**Note** This is Example 4/5 of our “coiski 101: 4 Steps on Writing an Effective Personal Narrative” lesson.
There is no better weekend in sports than the first weekend of the NCAA Tournament. The excitement of office pools, and the inevitable upset is enough to make the first Thursday and Friday of the tournament the least productive days on the work calendar. People root furiously for colleges they have never seen, never heard of and aren’t sure where they are located.
Often overlooked, however, are the heightened emotions of the people actually involved in the games. The agony of losing your championship pick in a first round upset pales in comparison to the agony that coach and the players on the upset teams experience. After 6-8 months of grueling work, long practices, sleepless nights, and being berated by fans and coaches, it’s over in the blink of an eye. The buzzer sounds, and it’s over. Just like that. The players and coaches are left to lick their wounds and struggle with the “what ifs.” Nothing, I repeat, NOTHING will hurt more than a perceived missed opportunity in sports. I know first hand.
You see, I happen to be a coach. As a coach, you work tirelessly to put your team in a position to be successful. Every once in a while, you are lucky enough to have a roster with just the right mix of talents and chemistry that allows for a special season. By every once in a while, I mean like once or twice in your career.
We had that this year. After winning the first game, the coaching staff figured we would be ok, but there was still so much work to do. How deep will we be? Where would our points come from if the star had an off game? Can we be a pressing team or will we have to play zone? Numerous questions floated through our collective minds and conversations. As the season went on, one win led to another. Then, another win turned into a tournament title. Another win, and another title; improving with every game. Before we realized what was going on, we were ranked #1 in the state after starting the season unranked. Not only that, we had an average winning margin of around 30 points per game. It was difficult to appreciate while in it because, again, as a coach you only see things that you need to improve on.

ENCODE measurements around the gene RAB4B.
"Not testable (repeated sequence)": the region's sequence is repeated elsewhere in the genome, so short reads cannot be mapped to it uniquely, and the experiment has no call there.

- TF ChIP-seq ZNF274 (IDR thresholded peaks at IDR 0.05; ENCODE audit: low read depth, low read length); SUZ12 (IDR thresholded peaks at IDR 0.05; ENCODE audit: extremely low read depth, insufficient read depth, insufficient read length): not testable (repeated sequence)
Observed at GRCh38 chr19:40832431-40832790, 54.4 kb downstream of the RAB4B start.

News cameras came. Accolades came. Predictions came. Above all that, the playoffs came. We sported three district titles in a row, a historically winning head coach and not a single loss throughout the regular season; a perfect 30-0. None of it mattered. It was now one and done. One bad game, quarter, or possession could be the end of the season. From this point forward, it was truly win or go home. It’s hard for fans to fathom the pressure of the finality of this reality. As a coach, you know it. Some coaches even subscribe to the thought process of losing one to “get it out of your system.” I am not one of them. My motto is “if you’re going to play, you might as well win.” Why lose when you can just win? I know it’s wordy but you get it. Either way, it was too late to lose now.
Well, we didn’t. We won the first four rounds with relative ease. Then came game number five. It was a game unlike any we played the entire season. It was a close game, but not particularly a good game. Long story short, the game was tied with 18 seconds left when a player on the opposing team broke free for a layup. Just like that; it was over. 34 wins. One, single loss. Season over. One game away from the state’s final four tournament, and 18 seconds away from accomplishing our goal for the season. The buzzer sounded, and it was over. They celebrated. We watched. They cheered. We cried. They cut down the net. We held the runner-up trophy.
This is the reality of sports. In no other walk of life will you experience such invaluable highs matched by such vicious and abrupt lows. These young men will go on to live fruitful lives and be successful in many ways, but they – and I – will always have those last 18 seconds plastered on the billboards of our respective memory lanes.
My fiancée, who provided me with Final Four tickets last year where I watched my beloved North Carolina Tarheels lose in similar fashion in last year’s Championship game, felt my misery. She did last year when “my team” lost, and this year when MY team lost. Being a part of it makes it different. Being in that locker room without answers or a good reason, trying to salvage a silver lining in the midst of a black cloud is a task I wouldn’t place on anyone. Your bracket may be busted, but be glad you don’t have to wipe those tears, or deal with the should’ve, would’ve, could’ve scenarios that haunt the days and nights after.
I am over it now. I have run the full gamut of grief and accepted what cannot be changed. I have moved on to another school, where I will now be the head coach, and start the process all over again. It will be both enjoyable and stressful, but it will be a constant process. While you watch the tournament games and experience the highs of picking an upset or the lows of your team losing, understand the process to get to this point. Know that your disappointment often doesn’t compare to the pain that 67 of the 68 teams will feel. After countless hours of film, practice, and workouts, with one buzzer…it’s over.
**Note** Read the five steps we implemented in creating this article here.